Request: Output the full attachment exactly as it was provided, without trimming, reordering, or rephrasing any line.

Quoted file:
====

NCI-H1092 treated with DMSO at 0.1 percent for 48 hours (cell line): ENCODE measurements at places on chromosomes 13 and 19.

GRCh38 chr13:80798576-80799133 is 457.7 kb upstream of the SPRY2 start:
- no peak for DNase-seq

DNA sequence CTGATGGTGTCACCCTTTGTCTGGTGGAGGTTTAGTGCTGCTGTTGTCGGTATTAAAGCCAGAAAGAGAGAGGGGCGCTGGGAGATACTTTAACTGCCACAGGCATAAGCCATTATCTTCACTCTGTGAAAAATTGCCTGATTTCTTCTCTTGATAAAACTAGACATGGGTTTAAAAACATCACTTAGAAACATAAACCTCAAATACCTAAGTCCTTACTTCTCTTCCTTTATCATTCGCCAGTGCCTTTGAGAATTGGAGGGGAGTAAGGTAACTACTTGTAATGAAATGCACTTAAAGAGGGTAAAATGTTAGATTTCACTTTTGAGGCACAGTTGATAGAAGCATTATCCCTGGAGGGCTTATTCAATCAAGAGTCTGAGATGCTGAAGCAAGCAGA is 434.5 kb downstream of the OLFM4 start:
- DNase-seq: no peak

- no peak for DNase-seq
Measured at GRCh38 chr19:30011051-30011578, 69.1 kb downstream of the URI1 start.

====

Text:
NCI-H1092 treated with DMSO at 0.1 percent for 48 hours (cell line): ENCODE measurements at places on chromosomes 13 and 19.

GRCh38 chr13:80798576-80799133 is 457.7 kb upstream of the SPRY2 start:
- no peak for DNase-seq

DNA sequence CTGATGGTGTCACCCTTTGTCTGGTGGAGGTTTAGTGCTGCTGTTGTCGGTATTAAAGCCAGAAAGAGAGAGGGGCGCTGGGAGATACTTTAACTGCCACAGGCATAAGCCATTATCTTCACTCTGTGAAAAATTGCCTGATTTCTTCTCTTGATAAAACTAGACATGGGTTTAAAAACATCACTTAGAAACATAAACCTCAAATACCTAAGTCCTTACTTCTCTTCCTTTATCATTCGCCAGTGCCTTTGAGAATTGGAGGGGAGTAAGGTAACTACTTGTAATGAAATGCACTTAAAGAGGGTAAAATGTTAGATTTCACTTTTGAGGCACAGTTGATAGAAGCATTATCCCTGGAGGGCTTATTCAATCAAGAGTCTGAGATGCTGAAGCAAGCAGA is 434.5 kb downstream of the OLFM4 start:
- DNase-seq: no peak

- no peak for DNase-seq
Measured at GRCh38 chr19:30011051-30011578, 69.1 kb downstream of the URI1 start.